Chile Queens
True West|February - March 2022
"For two centuries, locals and visitors to the public plazas of San Antonio, Texas, dined on the famous fiery cuisine."
By Sherry Monahan. Illustration by Bob Baze Bell

San Antonio, Texas, became famous for its “Chile Queens” in the late 1800s and early 20th century, but historians believe the renowned local cuisine was prepared and sold publicly in the Mission City as early as 200 years ago. Over time, the locations changed, but in the mid- to late-1800s chile con carne stands at Military Plaza offered Mexican specialties. Spicy aromas scented the air, women called from their carts in Spanish and English to attract customers, and music filled the plaza. In this wondrous culinary scene people dined on tamales, enchiladas, eggs, beans and chile con carne.

While other Texas cities had chile con carne stands, none were like San Antonio’s. Journalists informed their readers that no trip to San Antonio would be complete without a stop at one of the chile queen stands. While the term “chile queen” conjured up tasty thoughts of visiting San Antonio, the term was also applied to fallen women of Hispanic descent. Fort Worth had its own “chile queen,” named Susie Barton, who worked in Hell’s Half Acre. Although Susie might have been spicy, it wasn’t becauseshe sold chiles…if you know what I mean.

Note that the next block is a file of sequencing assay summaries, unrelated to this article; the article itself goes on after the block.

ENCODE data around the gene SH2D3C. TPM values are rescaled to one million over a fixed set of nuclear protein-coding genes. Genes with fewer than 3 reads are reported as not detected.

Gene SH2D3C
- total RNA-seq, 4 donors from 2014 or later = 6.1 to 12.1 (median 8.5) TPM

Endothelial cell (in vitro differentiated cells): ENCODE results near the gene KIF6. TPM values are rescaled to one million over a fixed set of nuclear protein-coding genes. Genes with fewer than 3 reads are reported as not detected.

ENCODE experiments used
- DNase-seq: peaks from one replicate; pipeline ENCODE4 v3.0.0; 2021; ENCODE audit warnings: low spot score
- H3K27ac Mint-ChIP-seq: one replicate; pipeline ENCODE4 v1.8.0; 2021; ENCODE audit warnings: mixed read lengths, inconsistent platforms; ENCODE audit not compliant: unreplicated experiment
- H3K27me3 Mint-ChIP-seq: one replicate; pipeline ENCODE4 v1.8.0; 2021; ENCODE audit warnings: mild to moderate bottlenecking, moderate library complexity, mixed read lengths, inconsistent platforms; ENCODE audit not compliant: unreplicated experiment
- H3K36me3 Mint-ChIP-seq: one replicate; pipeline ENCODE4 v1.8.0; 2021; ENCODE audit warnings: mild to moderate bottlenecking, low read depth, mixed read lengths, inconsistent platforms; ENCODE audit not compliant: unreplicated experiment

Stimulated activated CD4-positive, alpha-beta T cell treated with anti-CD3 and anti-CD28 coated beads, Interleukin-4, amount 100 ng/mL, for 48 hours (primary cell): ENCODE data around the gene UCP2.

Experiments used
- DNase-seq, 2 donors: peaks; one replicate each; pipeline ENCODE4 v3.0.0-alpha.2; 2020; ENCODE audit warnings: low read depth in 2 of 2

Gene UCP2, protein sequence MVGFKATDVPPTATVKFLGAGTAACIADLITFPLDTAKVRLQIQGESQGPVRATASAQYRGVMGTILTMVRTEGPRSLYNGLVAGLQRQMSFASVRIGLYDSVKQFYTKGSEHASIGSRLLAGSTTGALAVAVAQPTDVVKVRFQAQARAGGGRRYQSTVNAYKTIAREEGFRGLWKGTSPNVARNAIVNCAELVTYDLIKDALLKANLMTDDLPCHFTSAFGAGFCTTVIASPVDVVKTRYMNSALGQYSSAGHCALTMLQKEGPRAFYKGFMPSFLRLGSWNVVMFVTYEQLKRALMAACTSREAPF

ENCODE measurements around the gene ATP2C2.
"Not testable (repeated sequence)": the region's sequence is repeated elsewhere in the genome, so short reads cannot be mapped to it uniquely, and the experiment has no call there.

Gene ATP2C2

There were three classes of queens, according to the San Antonio Light in 1892. The first type acted out of necessity, was from the countryside, and probably had run away from home and needed work. Next was the Mexican senorita, whose parents likely owned the stand and were nearing retirement. Lastly, there was the true queen, who was raised in the art of deception and was generally known to be “fly” or flippant. The true queen was between 16 and 20 years old, generally good looking, nicely dressed and polite. The girls worked from 8 p.m. and remained at their stands until the wee hours of the morning. They earned a dollar or a dollar fifty per day, and the “most educated in their business” made 20 to 35 dollars per week, according to the article.

Sadie Thornhill-Rosenbaum was well-known as the “queen of queens” because of her cooking talent, beauty and vivaciousness. Before her chile queen reign, she appeared on the stage. In 1895 Forest and Stream recalled dinner at Sadie’s during her tenure: “If Sadie be not one of the features of interest of San Antonio and one of the leading citizens of town, to what or to whom shall we ascribe that honor? Of course a chile supper at Sadie’s casa was to be the close of ceremonies in San Antonio. Sadie was going to give us this supper herself, but we couldn't allow that. Sadie was still doing business at the old stand, and so was her Mexican cook Pancho. ‘Pancho is so funny when he’s drunk,’ said Sadie, philosophically.” The story went on to note that when Pancho wasn’t under the weather from “aguardiente” aka liquor, he cooked the best eggs, chile con carne and other delights.

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